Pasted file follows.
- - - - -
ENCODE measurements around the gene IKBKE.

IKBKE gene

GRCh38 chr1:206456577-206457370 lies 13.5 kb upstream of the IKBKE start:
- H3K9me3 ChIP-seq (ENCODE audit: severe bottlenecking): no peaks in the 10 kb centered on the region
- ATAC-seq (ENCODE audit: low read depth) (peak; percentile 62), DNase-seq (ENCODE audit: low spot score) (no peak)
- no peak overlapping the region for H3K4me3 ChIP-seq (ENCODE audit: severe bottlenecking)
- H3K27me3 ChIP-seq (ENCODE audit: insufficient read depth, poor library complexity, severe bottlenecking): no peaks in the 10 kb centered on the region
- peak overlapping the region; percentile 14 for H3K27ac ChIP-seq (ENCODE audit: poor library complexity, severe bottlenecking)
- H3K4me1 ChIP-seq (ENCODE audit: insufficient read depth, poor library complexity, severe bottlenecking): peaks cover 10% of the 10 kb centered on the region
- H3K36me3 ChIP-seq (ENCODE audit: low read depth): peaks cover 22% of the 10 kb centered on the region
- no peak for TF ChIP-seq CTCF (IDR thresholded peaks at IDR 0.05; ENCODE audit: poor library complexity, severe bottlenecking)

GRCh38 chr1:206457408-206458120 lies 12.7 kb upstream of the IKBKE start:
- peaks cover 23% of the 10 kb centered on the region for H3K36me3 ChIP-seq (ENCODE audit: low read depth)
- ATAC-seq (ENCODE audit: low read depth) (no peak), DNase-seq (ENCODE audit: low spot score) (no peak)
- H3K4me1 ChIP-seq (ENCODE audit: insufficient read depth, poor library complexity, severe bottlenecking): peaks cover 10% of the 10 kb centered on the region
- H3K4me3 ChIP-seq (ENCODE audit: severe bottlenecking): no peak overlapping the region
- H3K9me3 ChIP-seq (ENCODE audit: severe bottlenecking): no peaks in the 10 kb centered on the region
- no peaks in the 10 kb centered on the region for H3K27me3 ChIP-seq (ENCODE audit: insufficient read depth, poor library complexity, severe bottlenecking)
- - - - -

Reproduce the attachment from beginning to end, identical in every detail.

ENCODE measurements around the gene IKBKE.

IKBKE gene

GRCh38 chr1:206456577-206457370 lies 13.5 kb upstream of the IKBKE start:
- H3K9me3 ChIP-seq (ENCODE audit: severe bottlenecking): no peaks in the 10 kb centered on the region
- ATAC-seq (ENCODE audit: low read depth) (peak; percentile 62), DNase-seq (ENCODE audit: low spot score) (no peak)
- no peak overlapping the region for H3K4me3 ChIP-seq (ENCODE audit: severe bottlenecking)
- H3K27me3 ChIP-seq (ENCODE audit: insufficient read depth, poor library complexity, severe bottlenecking): no peaks in the 10 kb centered on the region
- peak overlapping the region; percentile 14 for H3K27ac ChIP-seq (ENCODE audit: poor library complexity, severe bottlenecking)
- H3K4me1 ChIP-seq (ENCODE audit: insufficient read depth, poor library complexity, severe bottlenecking): peaks cover 10% of the 10 kb centered on the region
- H3K36me3 ChIP-seq (ENCODE audit: low read depth): peaks cover 22% of the 10 kb centered on the region
- no peak for TF ChIP-seq CTCF (IDR thresholded peaks at IDR 0.05; ENCODE audit: poor library complexity, severe bottlenecking)

GRCh38 chr1:206457408-206458120 lies 12.7 kb upstream of the IKBKE start:
- peaks cover 23% of the 10 kb centered on the region for H3K36me3 ChIP-seq (ENCODE audit: low read depth)
- ATAC-seq (ENCODE audit: low read depth) (no peak), DNase-seq (ENCODE audit: low spot score) (no peak)
- H3K4me1 ChIP-seq (ENCODE audit: insufficient read depth, poor library complexity, severe bottlenecking): peaks cover 10% of the 10 kb centered on the region
- H3K4me3 ChIP-seq (ENCODE audit: severe bottlenecking): no peak overlapping the region
- H3K9me3 ChIP-seq (ENCODE audit: severe bottlenecking): no peaks in the 10 kb centered on the region
- no peaks in the 10 kb centered on the region for H3K27me3 ChIP-seq (ENCODE audit: insufficient read depth, poor library complexity, severe bottlenecking)